When we make something with our own hands, we not only feel great satisfaction, but we also bring more beauty into the world. All the care and attention we put into what we make is a form of love, and that love makes everything look and taste better.
As photographers, we like to make images. We find the elements, we stage them, we frame and compose, we shoot, we develop, we print, and we share our work to inspire others. But for this exercise, I invite you to turn your camera toward the other lovely things that you make. It might be a handmade card, a knitted scarf, your own chai blend, a painting or a meal.
Pretty things and thoughtful details are ideal to photograph, and shooting the wonderful things that we make is also a great way to record the joy and sweetness that we generate for ourselves and for others in the most ordinary days.
What did you make recently that was rewarding and that made you proud, happy and excited? If you didn’t make anything recently, then make something and shoot it now. It can be something as easy as making a favorite dish, baking some cookies or creating a collage.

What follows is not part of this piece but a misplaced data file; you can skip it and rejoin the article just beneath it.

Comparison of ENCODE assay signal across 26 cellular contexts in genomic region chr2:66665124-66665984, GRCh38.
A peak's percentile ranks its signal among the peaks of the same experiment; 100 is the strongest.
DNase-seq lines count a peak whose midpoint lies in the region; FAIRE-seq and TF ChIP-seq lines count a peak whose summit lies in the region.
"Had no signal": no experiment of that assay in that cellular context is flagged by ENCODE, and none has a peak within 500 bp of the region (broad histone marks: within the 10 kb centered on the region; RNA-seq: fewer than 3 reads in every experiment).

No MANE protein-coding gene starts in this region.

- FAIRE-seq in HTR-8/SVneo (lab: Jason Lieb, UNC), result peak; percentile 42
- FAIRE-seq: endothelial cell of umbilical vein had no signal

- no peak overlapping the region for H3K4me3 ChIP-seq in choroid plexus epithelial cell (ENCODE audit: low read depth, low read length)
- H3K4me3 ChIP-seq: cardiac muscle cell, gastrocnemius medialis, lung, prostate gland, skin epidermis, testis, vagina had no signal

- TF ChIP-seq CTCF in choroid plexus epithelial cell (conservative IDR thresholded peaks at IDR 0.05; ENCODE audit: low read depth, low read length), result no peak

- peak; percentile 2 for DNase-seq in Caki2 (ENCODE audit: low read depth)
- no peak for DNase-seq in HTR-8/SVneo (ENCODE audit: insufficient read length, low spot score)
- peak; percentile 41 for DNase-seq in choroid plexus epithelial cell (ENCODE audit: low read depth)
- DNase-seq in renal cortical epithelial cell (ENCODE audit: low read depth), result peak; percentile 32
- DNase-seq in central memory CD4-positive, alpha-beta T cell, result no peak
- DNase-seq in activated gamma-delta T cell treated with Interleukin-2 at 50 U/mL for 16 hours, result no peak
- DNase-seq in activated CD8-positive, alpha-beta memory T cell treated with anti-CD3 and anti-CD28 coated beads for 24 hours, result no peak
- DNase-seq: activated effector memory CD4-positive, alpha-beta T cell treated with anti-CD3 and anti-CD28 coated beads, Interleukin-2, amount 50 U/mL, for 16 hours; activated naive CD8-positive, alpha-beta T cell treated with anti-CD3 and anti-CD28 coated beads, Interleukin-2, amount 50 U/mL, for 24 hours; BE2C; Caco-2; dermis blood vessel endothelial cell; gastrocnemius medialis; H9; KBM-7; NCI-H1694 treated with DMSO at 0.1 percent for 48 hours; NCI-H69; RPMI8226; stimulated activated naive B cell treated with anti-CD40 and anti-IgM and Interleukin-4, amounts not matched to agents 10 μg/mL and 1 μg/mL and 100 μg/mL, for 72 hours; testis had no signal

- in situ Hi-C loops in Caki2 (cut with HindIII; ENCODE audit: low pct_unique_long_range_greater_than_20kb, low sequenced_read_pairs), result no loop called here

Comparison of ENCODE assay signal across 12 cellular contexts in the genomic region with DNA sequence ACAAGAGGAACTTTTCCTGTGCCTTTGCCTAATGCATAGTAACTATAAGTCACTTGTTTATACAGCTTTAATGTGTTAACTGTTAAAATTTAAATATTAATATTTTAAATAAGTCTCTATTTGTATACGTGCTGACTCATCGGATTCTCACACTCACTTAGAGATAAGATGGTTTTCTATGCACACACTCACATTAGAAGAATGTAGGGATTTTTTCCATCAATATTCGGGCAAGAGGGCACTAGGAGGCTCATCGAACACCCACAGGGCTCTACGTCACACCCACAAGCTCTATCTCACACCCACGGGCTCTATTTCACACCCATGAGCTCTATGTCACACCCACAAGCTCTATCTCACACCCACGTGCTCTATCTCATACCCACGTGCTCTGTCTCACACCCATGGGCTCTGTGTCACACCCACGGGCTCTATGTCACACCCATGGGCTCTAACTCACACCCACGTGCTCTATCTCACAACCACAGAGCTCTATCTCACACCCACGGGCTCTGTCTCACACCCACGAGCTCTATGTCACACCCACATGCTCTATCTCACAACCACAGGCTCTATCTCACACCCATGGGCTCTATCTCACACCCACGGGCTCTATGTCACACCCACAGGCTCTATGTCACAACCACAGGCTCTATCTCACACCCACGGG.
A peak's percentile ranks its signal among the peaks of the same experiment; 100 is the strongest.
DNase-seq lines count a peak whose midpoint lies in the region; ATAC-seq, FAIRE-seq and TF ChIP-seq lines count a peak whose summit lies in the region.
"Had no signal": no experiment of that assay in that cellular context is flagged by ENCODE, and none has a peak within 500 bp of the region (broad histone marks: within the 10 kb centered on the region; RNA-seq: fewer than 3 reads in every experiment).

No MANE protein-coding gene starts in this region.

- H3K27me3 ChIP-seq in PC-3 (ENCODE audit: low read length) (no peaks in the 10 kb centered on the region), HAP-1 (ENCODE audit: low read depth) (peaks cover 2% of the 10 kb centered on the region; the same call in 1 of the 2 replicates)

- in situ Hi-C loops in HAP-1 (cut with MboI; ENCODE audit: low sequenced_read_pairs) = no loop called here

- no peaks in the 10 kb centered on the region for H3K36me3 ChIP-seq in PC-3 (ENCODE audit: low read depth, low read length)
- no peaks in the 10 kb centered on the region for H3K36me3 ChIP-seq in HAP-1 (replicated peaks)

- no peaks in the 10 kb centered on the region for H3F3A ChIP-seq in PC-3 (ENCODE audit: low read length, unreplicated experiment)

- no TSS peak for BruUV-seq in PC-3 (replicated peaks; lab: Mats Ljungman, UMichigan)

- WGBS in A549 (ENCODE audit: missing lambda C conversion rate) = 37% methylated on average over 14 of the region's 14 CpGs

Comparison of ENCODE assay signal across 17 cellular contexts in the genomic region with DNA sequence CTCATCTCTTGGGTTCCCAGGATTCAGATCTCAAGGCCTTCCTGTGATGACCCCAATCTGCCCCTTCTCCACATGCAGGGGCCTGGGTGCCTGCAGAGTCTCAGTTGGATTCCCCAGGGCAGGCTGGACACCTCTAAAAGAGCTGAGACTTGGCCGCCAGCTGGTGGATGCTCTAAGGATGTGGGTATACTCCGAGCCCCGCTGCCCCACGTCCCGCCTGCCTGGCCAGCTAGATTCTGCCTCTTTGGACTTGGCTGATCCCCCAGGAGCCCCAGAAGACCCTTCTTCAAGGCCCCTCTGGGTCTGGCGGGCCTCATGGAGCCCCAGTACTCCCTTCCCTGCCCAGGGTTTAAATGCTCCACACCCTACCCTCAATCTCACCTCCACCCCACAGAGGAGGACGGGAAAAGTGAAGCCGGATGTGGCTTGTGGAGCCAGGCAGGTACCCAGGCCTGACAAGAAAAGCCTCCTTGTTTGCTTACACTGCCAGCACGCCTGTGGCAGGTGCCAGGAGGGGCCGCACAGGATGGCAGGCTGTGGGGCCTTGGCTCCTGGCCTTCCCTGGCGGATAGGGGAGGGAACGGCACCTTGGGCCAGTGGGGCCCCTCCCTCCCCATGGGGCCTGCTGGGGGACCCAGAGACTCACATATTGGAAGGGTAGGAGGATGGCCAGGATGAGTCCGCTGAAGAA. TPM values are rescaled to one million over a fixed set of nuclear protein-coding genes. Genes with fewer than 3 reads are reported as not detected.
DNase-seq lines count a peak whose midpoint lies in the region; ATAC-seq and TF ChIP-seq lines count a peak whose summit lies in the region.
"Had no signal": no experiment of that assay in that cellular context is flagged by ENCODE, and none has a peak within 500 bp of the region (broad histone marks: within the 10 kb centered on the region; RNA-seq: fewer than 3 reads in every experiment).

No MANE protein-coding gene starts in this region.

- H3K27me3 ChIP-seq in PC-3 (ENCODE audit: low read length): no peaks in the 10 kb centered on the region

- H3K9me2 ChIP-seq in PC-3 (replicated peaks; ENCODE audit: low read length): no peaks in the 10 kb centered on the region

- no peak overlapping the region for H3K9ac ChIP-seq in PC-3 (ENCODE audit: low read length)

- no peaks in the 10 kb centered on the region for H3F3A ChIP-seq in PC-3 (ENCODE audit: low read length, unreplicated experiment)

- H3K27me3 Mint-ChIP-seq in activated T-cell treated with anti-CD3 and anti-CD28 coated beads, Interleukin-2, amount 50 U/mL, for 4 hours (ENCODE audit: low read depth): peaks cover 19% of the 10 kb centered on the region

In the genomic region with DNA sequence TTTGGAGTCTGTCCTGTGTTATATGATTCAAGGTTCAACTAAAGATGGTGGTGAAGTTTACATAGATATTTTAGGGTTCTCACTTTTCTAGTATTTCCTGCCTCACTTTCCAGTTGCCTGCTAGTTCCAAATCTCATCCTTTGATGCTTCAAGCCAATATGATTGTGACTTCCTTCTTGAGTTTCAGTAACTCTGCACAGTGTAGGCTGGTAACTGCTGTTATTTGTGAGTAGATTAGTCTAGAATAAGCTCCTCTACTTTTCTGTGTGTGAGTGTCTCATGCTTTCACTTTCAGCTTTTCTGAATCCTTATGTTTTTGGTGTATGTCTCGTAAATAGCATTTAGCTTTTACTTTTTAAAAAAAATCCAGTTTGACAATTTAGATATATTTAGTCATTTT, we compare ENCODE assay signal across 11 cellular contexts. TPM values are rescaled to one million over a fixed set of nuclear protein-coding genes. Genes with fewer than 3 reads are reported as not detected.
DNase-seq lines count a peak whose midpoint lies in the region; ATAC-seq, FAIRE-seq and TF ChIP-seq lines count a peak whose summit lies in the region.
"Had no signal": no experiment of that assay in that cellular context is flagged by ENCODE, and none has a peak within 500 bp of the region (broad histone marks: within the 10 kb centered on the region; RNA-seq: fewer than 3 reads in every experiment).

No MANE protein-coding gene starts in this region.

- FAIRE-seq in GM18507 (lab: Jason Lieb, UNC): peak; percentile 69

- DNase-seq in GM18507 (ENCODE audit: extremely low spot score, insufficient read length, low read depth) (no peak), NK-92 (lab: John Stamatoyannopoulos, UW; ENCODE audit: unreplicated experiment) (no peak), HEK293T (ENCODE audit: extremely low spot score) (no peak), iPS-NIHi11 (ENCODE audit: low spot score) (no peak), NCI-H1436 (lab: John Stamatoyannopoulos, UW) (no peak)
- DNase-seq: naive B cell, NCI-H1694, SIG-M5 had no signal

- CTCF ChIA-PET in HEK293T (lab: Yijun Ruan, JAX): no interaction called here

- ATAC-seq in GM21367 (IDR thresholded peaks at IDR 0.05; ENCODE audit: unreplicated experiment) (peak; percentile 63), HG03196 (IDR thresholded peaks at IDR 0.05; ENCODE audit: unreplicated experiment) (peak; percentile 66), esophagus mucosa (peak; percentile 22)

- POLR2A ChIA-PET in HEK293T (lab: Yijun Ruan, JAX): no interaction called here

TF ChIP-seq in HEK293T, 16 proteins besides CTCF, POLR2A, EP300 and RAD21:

- Style your shot with some of the tools, materials and ingredients you used in your project. They will add interest and enhance the composition of your shot.
- Put as much thought into the styling of your shot as you put into the making of your masterpiece. Take time to arrange all the elements to create a well-balanced image.
- When applicable, use additional props and/or models to show the scale of your masterpiece or its function. For instance, use a model to photograph a scarf you knit or a piece of jewelry you created—or place a pillow you made on a chair to show how big it is.
- You can also create a shot that captures the joy of sharing, wearing and trying out what you made. For example, you could photograph a friend enjoying a piece of a pie you made.
- Either a fast prime lens or a macro lens is a good choice for throwing the background out of focus, which emphasizes the focal point of the image. The macro lens allows you to get even closer to your subject and highlight its details. If you’re using a compact camera, you can use the macro setting for close-ups.
- Use a tripod and self-timer or remote for a self-portrait of you working on your masterpiece.
- Photograph a tray of cookies right out of the oven with melting chocolate chips.
- Take a photo of something you knit or are in the process of knitting. Show your needles and wool spools.
- Capture your painting in progress and showcase the finished artwork.
Alessandra Cave is a commercial and editorial photographer living in San Francisco. She’s also a writer, a teacher and the author of Shooting with Soul, an inspiration and technique book with 44 photography exercises exploring life, beauty and self-expression.
Excerpted with permission from Shooting with Soul by Alessandra Cave (Quarry Books, 2013), www.quarrybooks.com